There is however a time honoured way around all this cultural and linguistic diversity, namely to apply a heavy dose of cultural and linguistic imperialism. If we all think, speak and act the same, the statistical probabilities will be very high that translation and knowledge transmission can be programmed successfully – i.e., we all will behave like a robot. The German language has a nice word for this process: gleichschalten (which Google Translate renders as ‘to force in line …’). Nazi-Germany, by applying brutal force, tried but failed. Now it’s the English world’s turn, using more subtle devices. No wonder ‘dinner for one’ is one of the most watched English-language comedy clips in Germany. Many a German speaker will simply adopt ‘dinner’ as a German word just like the French accommodate ‘le weekend’.

English as a modern lingua franca is the medium of globalization, comparable perhaps to how Latin was the scholastic lingua franca in pre-industrial Europe. The consequences are clear: if all the world’s scientists program AI in the English medium, progress will be rapid. As with many science applications, the outcomes can be either beneficial or more often than not turn out to be weapons of mass destruction. At the lower level we can look forward to applications as described below (Johnson et al. 2016):

A researcher from Ryerson University in Toronto studied the use of playful robots in language practice for children with autism spectrum disorder (ASD). After recording interactions between the learners and robots, the researcher concluded that robots enable children with ASD to communicate because of their low stimulus levels and predictable behaviors.

Note the advantage of ‘predictable behaviours’. Applied to higher levels this should have alarm bells ringing, à la Chomsky who debunked ‘language as behaviour’ comparing it to fascist practices we just described in German as gleichschalten as (to force in line …). As such the danger of AI is not that robots installed with AI will outsmart human intelligence but that the human intelligence of the masses will be reduced to AI, as predictable human machines that operates on the level of Pavlovian stimulus and response – the dream come true for the advertising industry and associated demagogues. Wilhelm Reich explained all this very well in his seminal Mass Psychology of Fascism. The AI programmers will become science nerds that will create an Orwellian nightmare in which the billions of human robots perform tasks at the pleasure of a few human masters – who themselves remain aloof of AI. All the same there will also be quite a few genuine robots that perform all the tasks even human robots are unable to do, like assembling precision machinery that can land on comets and do genome testing in three seconds flat.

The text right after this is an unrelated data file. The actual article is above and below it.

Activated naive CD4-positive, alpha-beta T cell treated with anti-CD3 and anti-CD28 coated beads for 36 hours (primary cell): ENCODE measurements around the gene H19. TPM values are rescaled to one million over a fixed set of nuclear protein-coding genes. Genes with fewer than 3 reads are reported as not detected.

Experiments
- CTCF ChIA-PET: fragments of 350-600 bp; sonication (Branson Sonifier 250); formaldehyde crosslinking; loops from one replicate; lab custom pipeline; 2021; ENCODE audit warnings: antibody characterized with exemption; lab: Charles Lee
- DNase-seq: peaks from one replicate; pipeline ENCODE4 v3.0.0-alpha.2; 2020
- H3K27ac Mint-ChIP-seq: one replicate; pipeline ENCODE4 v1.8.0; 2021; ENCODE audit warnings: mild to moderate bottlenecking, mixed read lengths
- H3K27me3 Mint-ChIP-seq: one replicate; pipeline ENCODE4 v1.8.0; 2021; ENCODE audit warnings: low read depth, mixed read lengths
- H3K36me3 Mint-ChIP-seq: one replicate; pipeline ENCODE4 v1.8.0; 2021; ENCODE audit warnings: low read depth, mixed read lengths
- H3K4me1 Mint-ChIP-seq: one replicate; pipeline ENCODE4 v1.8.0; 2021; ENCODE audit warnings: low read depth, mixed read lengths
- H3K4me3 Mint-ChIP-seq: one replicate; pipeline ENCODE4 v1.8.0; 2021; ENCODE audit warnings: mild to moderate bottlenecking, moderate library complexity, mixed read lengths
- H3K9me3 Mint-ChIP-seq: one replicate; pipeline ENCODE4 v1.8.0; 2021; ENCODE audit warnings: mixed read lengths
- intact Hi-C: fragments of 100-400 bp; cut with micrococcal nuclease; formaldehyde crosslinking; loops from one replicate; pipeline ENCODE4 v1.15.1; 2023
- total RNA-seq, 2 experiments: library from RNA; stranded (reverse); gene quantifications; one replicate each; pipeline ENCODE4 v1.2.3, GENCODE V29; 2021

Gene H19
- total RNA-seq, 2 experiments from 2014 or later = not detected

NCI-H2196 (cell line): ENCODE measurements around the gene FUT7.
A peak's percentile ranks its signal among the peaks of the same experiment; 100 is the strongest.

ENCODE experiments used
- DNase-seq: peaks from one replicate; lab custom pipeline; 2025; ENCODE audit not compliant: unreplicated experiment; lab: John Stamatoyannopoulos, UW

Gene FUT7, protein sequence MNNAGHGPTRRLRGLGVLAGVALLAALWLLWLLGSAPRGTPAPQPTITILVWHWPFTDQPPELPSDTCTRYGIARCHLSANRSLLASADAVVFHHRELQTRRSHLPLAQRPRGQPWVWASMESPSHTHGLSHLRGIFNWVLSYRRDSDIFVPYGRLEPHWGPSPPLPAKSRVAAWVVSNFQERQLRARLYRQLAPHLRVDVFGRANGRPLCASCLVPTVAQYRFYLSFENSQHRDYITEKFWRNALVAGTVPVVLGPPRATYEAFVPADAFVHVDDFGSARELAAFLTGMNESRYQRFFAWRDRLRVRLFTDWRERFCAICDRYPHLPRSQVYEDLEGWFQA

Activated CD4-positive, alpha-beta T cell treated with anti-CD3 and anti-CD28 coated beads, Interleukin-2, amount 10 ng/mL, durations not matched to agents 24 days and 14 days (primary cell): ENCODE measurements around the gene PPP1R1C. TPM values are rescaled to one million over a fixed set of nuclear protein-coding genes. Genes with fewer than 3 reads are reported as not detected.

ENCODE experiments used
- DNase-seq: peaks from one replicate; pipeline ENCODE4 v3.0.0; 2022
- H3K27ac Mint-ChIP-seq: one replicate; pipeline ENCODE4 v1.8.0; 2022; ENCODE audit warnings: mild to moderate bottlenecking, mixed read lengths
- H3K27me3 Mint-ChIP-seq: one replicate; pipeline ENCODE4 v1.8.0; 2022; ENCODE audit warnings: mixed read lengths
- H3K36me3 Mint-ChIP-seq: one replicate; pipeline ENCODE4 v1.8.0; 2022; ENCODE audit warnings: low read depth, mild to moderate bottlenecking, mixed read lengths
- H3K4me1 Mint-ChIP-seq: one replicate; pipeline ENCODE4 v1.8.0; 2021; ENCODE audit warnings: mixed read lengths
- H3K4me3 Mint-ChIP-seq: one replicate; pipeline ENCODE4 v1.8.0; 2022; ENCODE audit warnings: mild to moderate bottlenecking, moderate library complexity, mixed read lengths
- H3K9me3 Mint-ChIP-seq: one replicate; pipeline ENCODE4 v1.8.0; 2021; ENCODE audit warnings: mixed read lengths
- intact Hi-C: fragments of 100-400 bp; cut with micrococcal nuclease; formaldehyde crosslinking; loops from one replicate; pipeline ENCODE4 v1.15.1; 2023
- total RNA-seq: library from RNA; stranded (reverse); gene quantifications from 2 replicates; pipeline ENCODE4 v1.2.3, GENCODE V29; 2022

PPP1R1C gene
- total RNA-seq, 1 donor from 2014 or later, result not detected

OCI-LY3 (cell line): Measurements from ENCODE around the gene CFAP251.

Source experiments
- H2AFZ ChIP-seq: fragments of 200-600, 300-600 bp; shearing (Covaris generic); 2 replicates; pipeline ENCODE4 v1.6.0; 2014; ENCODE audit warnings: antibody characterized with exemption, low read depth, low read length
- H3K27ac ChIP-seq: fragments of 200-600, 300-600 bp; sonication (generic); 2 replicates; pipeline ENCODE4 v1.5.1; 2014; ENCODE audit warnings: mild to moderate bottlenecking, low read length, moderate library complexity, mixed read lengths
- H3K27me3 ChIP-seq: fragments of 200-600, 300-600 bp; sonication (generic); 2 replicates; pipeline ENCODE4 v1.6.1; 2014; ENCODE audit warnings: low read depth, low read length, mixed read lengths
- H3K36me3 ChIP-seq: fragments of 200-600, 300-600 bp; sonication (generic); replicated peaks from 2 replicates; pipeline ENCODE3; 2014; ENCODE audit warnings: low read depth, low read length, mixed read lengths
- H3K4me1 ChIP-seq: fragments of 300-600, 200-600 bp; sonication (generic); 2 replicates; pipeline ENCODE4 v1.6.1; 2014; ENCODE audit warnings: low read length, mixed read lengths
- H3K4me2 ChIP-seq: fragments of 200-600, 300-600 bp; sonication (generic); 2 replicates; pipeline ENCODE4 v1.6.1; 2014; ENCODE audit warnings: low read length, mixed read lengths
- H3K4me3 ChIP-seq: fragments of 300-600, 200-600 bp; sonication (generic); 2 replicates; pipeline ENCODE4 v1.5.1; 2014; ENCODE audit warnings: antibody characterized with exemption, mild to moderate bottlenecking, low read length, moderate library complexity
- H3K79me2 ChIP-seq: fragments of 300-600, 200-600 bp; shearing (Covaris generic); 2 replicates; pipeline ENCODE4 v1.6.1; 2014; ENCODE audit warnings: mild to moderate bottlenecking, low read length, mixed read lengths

The only hope is that the human masters themselves will engender a group of revolutionaries who will liberate the masses from oppression and restore their human intelligence to the level of shared social justice and common wealth. That the human robots will rise up, Spartacus-like, is an ever diminishing scenario exactly because AI is such an effective weapon to control and subjugate vast masses of people. Just ask yourself why the proverbial 99% remain utterly despondent in the face of an ever widening gap between the very few super-rich oligarchs and the billions of the ‘prekariat’ (a term invented by a German sociologist in order to up-date the ‘proletariat’). Only human intelligence can defeat the pseudo-intelligence that makes up the 1% who use AI as well as age-old primitive violence in equal measure to maintain the status-quo. Of course, in the meantime, there will be many a success story à la Orwell’s 1984 whereby the lone revolutionary reads The Theory and Practice of Oligarchical Collectivism only to find that such works are written by agent-provocateurs in order to catch people who might harbour criminal thoughts against Big Brother. Note that in 2016 ‘Oligarchical Collectivism’ is a very apt term to describe the global madhouse, or is it not?


Johnson, L., Adams Becker, S., Cummins, M., Estrada, V., Freeman, A., and Hall, C. (2016). NMC Horizon Report: 2016 Higher Education Edition. Austin, Texas: The New Media Consortium.